Diablo 3 and the Real Money Auction House (RMAH) - Greed or Need?
This hub is going to talk about Diablo 3's Real Money Auction House. This feature is currently the most controversial subject in the Diablo 3 community, as people are torn as to whether it benefits or hinders gameplay. During the course of this hub, I will explain why I believe this is detrimental to Diablo 3, given my previous experiences with other video games that have a similar system.
Please read on!
An Overview of the Real Money Auction House
To Blizzard Entertainment's credit, I don't believe I've ever seen an auction house done exactly like this before, at least for a video game. Essentially, the real money auction house, or RMAH for short, serves as an alternate way to obtain items in-game through other players using real money. You can still use gold to purchase items if you don't feel like spending your money, but it does provide you with an interesting way of making money on the side for playing a video game.
The Nature of Auction Houses and Real Currency
I have played at least two games that have utilized auction houses that allow for you to spend real cash as well as virtual currency. Runes of Magic allows you to purchase diamonds with cash that can then be used to purchase items in the online shop or in the auction house. Nodiatis allows you to purchase time cards which other people can then buy from you for gold, basically allowing you to turn money into in-game currency.
The inherent problem with allowing you to use real cash to participate in an in-game economy is virtual currency inflation. I most saw this phenomenon in Nodiatis. See, the people who spend cash on the game get to determine the base value of the in-game currency. Seeing as they spend the money, this is more than fair. The problem is that, as the game ages, gold becomes less valuable (more people playing, so more people generating in-game currency). Thus, the base value of in-game currency drops relative to real cash. This, in turn, causes the game to slowly become pay-to-win, rather than pay-to-play, or free-to-play with microtransactions.
To take the Nodiatis example, you could get one time card (that's 5 USD) for around 5000 gold when they were initially created. So 1 USD got you 1000 gold. Nowadays, one time card can cost nearly 300,000 gold. That's 60,000 gold per 1 USD. In the particular case of Nodiatis, this also meant that participating in the auction house for rare items got harder, as most people would mark up their price to try and force purchases with time cards instead of gold.
How does this affect Diablo 3?
In Diablo 3, I predict that any top-tier items are essentially going to be out of reach of people who refuse to pay real cash. With Blizzard taking a cut of all transactions, this may very well turn out to be a win-win for them. They legitimize the once existent black market of top-tier items and runes present in Diablo 2, and they get to tax all transactions as well. They have also deterred direct trading in an indirect manner because of the fact that games are now auto-join. Your mileage may vary as to whether this deterrence is intentional or not.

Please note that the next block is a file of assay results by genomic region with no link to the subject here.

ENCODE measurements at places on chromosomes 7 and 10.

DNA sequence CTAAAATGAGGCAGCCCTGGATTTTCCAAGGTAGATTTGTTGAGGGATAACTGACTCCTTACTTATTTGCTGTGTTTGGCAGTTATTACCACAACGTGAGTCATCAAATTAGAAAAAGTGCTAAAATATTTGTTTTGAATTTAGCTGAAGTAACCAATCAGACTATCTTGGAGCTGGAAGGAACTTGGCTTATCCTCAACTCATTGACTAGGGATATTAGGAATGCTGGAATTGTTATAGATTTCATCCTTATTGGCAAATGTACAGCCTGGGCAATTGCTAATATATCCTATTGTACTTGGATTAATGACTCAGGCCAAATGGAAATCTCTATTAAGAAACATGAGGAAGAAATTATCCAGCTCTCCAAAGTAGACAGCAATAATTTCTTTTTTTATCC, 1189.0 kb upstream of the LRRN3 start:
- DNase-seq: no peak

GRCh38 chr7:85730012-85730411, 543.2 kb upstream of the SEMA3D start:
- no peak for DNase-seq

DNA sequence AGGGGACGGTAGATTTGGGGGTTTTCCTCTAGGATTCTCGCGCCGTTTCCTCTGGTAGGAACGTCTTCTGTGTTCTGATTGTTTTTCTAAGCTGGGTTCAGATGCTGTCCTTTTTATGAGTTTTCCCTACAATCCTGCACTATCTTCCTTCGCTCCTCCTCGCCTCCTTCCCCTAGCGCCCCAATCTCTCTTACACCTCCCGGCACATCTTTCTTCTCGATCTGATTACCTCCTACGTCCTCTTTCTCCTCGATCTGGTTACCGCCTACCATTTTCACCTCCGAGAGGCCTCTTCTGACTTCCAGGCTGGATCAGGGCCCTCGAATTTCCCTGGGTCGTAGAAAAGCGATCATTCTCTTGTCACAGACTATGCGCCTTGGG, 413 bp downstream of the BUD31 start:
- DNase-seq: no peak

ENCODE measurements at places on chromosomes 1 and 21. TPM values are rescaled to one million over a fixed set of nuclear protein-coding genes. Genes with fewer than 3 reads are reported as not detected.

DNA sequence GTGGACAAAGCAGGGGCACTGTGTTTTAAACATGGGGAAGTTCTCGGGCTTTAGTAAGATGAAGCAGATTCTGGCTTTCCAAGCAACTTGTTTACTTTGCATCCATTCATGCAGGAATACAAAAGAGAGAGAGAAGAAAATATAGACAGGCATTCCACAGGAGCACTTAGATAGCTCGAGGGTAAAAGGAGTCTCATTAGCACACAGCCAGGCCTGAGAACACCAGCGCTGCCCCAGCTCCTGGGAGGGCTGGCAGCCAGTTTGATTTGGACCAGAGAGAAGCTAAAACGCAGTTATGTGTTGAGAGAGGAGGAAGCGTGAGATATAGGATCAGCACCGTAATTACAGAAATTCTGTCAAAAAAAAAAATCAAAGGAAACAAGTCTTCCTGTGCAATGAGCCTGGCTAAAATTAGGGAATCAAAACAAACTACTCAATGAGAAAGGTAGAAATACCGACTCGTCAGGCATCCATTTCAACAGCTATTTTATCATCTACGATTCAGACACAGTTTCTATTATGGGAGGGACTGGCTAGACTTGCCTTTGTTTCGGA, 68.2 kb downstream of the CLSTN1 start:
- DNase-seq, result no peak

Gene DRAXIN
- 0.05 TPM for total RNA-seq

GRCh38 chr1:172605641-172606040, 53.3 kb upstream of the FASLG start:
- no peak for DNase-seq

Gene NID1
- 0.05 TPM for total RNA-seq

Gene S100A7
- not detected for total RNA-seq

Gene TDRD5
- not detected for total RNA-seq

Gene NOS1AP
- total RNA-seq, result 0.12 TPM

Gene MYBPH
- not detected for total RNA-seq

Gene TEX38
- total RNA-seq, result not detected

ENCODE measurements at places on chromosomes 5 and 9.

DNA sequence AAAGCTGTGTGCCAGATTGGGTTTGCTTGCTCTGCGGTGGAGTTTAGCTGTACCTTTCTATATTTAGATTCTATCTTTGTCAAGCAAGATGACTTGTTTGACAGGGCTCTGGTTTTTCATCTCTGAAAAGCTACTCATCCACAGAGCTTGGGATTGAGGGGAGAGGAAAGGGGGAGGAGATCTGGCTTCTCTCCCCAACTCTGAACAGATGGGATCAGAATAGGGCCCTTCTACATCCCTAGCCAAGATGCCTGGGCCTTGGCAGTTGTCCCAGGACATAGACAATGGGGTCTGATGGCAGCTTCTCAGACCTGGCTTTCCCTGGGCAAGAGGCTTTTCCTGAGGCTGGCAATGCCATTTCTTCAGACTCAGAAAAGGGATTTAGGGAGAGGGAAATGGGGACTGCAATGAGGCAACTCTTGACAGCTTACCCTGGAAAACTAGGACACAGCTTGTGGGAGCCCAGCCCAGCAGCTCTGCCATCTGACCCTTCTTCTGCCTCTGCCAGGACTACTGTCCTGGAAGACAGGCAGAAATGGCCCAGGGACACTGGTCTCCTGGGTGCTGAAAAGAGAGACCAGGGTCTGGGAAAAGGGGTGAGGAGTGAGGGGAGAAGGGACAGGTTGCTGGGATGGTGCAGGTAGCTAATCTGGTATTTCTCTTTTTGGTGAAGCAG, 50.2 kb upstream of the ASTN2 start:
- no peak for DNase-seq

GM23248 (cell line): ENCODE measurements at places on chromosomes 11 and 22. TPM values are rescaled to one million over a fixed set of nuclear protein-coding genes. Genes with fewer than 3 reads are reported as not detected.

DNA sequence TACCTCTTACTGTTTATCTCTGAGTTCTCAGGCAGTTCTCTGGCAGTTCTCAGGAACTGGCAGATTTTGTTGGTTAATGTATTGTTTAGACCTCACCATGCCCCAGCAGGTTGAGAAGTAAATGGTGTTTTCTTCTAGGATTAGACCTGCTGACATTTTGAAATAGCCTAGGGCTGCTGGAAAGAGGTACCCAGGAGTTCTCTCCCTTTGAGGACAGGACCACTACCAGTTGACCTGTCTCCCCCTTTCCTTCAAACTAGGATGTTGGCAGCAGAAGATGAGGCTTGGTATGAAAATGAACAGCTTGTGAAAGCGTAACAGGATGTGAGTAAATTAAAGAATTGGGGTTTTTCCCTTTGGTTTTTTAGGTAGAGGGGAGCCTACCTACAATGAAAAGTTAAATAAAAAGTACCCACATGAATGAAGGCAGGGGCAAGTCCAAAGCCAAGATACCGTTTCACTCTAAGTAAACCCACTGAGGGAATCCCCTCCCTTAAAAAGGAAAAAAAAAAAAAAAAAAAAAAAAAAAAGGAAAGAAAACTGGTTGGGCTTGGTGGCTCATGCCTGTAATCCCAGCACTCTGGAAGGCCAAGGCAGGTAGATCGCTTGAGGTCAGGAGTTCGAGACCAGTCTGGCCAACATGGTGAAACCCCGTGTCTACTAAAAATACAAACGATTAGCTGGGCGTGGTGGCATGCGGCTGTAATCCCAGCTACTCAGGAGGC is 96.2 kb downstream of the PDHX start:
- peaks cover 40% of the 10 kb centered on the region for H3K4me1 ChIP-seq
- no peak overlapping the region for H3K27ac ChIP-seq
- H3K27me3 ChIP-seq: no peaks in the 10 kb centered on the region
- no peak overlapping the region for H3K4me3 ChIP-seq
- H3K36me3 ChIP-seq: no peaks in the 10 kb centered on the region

In any case, it's highly unlikely that you'll be able to quit your day job and make a living off of just playing Diablo 3, but it is incredibly likely that Blizzard may not have to create another video game again, if they're so inclined. The profit potential from this real money auction house on Blizzard's end is huge.
Besides the obvious implications on the gameplay, it has covert implications on the way the game is marketed as well. See, for those of you in the crowd who have played Starcraft II, although you need internet access to play multiplayer, you could play singleplayer offline (without achievements, but that's another case of "your mileage may vary" anyway). Since Diablo 3 has the RMAH, it becomes necessary to police player interactions within the game to prevent hacking and modding. Thus, Diablo 3 is online-only. Congratulations, you now have one of the first MMOARPG video games.
On a final note, even if most people refuse to believe it, I wouldn't put it past Blizzard to set up a variety of auction house bots to imitate player behavior and sell top-tier items. Why settle for a slice of the cake when you can just eat all of it?
Some Final Notes
In Diablo 3, there will come a point where the in-game economy is virtually monopolized by the RMAH. There will always be a small subset of people that play around it by using the gold-based auction house, but they will be just that, a small subset. Whether this makes the game worse or better is up to personal opinion.
It will permeate into all aspects of the game, because that's what it was made to do. Gear is the sole determinant in the power of your skills once you've hit level cap, and guess what the best way of getting said gear is?
Of course, I will not tell you not to play the game, as that decision should be left up to each individual. If you do decide to play it, I wish you the best in your adventures in Sanctuary. :)
Until the next time, take care and have fun! ;)
What effect is the RMAH having on Diablo 3?
P.S: Some Final Final Notes
I have included this extra section since the Diablo 3 RMAH has officially launched. I want to hear the opinions of Diablo 3 players in the coming weeks. Is the real money auction house helping the game? Or is it ruining it? Or, is it just existing? (neutral effect on Diablo 3 and its community)
Here's a poll if you don't want to comment in the comments section, but I'd love it if you could all elaborate. It's interesting to see opposing viewpoints at work.